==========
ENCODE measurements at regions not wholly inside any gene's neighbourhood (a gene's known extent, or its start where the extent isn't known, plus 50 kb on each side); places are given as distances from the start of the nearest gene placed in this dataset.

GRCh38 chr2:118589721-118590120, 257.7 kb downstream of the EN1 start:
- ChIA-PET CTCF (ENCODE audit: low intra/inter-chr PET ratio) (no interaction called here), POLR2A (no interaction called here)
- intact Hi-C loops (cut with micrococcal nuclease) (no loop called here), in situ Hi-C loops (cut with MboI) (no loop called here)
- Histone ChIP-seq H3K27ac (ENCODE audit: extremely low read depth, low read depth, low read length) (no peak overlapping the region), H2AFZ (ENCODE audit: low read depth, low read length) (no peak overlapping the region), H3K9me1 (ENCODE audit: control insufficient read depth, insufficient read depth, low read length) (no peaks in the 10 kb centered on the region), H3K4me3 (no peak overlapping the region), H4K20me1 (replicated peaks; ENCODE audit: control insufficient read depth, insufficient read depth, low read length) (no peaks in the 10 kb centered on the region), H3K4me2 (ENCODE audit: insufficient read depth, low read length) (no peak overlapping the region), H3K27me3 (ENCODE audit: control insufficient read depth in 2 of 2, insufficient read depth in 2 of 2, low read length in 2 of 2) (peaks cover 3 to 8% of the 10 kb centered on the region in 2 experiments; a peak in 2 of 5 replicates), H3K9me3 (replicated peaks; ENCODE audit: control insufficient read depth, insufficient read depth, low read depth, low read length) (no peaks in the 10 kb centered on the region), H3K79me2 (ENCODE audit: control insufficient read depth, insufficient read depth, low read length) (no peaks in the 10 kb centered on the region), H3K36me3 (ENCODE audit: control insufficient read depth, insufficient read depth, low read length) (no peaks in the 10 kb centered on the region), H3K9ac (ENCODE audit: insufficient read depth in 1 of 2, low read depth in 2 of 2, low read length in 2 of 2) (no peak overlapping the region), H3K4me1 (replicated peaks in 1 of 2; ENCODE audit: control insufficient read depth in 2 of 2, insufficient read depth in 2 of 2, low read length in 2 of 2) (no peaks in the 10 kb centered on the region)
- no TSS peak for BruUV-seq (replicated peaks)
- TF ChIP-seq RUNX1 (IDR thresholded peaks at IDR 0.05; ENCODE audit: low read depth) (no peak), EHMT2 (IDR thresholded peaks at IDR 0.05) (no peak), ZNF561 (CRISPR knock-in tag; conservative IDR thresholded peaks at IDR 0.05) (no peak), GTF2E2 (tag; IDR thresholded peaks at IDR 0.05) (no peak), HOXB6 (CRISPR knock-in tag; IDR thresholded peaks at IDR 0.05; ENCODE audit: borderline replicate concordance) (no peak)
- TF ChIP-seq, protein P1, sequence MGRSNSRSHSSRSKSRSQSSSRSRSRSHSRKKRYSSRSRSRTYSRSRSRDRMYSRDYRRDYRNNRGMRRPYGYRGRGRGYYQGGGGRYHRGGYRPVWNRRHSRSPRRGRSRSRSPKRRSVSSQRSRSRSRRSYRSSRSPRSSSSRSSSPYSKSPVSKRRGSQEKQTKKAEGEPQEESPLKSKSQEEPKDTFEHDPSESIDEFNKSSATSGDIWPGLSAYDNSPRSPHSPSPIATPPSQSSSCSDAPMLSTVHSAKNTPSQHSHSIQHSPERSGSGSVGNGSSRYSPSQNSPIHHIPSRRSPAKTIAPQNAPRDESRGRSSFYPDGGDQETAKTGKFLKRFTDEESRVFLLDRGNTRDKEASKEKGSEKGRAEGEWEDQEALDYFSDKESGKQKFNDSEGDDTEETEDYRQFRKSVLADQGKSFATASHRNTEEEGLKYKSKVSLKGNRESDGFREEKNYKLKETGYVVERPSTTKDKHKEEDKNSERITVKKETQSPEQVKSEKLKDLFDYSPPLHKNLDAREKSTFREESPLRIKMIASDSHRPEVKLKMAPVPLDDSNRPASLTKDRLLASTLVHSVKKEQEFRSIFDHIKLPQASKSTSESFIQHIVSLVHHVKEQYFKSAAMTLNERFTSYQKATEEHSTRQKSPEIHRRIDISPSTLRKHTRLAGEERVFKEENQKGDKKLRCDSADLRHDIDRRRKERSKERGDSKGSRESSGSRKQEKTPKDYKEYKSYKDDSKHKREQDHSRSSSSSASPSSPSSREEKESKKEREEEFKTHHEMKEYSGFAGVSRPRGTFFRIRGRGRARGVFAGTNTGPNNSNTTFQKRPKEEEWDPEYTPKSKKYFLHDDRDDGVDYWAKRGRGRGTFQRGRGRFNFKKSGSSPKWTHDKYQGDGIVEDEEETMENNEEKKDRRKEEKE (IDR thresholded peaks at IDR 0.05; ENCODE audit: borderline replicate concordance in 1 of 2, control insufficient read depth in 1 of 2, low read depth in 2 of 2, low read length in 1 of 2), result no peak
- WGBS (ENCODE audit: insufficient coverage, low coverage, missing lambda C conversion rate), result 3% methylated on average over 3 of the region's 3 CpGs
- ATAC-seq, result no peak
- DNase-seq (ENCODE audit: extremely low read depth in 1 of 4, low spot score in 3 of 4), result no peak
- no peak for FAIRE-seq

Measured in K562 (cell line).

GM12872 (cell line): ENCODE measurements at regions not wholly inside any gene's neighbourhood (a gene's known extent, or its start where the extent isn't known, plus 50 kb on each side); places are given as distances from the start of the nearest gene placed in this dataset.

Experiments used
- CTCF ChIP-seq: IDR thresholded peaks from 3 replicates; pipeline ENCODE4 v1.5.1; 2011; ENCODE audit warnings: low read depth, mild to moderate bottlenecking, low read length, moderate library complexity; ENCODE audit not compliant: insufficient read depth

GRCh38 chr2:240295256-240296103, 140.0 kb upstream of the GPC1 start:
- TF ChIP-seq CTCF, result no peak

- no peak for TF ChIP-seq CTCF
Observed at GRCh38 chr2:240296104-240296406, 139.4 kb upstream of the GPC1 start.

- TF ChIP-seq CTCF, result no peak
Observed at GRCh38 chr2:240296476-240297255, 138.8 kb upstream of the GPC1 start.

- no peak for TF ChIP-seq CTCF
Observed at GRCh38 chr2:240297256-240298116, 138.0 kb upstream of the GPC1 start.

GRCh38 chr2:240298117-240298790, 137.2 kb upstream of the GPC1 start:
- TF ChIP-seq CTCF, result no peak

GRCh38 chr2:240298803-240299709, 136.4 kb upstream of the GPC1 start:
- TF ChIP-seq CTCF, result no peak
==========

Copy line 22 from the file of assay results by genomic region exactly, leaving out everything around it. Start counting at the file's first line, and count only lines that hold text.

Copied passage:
Observed at GRCh38 chr2:240296476-240297255, 138.8 kb upstream of the GPC1 start.